With the patient in a relaxed state, the doctor uses a catheter to deposit a predetermined number of embryos in the uterus, gaining access through the vagina. The correct placement of the embryos near the top of the endometrial cavity is important so ultrasound technology is used for guidance. The procedure is a very delicate one, involving no unnecessary manipulation of the embryos. Even with the most careful embryo transfer, the success of the procedure is chiefly dependent on the genetic quality of the eggs.
Complications of an Embryo Transfer
Fresh Embryos vs. Frozen Embryos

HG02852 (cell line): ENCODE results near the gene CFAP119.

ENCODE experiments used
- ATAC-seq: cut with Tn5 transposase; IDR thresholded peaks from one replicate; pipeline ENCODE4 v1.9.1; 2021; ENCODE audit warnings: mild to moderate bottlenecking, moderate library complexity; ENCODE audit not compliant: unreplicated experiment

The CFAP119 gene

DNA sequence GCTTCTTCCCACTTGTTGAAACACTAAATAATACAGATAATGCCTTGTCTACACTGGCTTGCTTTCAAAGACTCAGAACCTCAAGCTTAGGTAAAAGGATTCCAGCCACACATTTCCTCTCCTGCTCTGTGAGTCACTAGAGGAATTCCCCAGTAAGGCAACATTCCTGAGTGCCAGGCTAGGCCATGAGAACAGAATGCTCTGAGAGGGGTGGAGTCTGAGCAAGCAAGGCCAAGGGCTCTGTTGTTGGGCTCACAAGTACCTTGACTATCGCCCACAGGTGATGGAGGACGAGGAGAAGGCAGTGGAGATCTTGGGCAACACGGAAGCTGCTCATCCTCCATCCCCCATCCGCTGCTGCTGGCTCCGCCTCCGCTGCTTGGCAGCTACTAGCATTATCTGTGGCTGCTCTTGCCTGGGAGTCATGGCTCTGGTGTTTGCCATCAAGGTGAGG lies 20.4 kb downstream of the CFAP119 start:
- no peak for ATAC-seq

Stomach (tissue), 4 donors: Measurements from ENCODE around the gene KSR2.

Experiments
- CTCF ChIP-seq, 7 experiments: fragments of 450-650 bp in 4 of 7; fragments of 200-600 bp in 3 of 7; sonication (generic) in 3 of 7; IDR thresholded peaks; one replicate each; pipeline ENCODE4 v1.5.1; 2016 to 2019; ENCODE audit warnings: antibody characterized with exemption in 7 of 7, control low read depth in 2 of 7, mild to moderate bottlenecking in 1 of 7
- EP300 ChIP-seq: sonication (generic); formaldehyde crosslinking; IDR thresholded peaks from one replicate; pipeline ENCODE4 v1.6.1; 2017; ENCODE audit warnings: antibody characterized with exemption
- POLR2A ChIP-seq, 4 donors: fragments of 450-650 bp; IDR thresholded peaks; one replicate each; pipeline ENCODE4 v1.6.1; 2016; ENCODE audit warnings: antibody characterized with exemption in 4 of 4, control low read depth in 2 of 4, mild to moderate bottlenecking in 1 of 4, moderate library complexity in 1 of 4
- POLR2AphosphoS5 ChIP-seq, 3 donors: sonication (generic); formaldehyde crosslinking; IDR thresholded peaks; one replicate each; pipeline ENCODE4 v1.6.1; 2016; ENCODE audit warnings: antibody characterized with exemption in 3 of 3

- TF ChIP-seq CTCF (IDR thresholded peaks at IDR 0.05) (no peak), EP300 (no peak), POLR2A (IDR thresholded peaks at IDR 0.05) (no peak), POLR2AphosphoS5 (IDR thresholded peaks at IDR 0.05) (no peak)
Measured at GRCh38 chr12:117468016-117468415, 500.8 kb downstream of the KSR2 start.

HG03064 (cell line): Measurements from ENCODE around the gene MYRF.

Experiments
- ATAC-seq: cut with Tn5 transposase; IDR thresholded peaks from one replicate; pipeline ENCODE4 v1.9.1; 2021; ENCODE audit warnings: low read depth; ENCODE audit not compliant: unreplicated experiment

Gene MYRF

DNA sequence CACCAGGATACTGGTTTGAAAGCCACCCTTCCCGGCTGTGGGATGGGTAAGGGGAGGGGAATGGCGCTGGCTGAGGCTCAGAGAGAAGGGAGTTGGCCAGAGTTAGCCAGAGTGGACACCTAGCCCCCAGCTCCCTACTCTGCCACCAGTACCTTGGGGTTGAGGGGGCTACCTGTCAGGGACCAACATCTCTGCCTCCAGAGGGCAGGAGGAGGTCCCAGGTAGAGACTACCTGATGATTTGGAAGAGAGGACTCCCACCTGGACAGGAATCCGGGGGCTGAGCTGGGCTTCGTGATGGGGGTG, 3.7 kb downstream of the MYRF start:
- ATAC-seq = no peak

Frozen embryos may be used when the first embryo transfer has been unsuccessful or for another potential pregnancy for the same couple later on. Another option is that the frozen embryos may be donated to another couple or single woman with infertility problems. Because the embryos are encased during freezing in a liquid know as a cryoprotectant, they are visible for about a decade. Even so, not all frozen embryo survive the thawing process, so more embryos are usually thawed than will be transferred.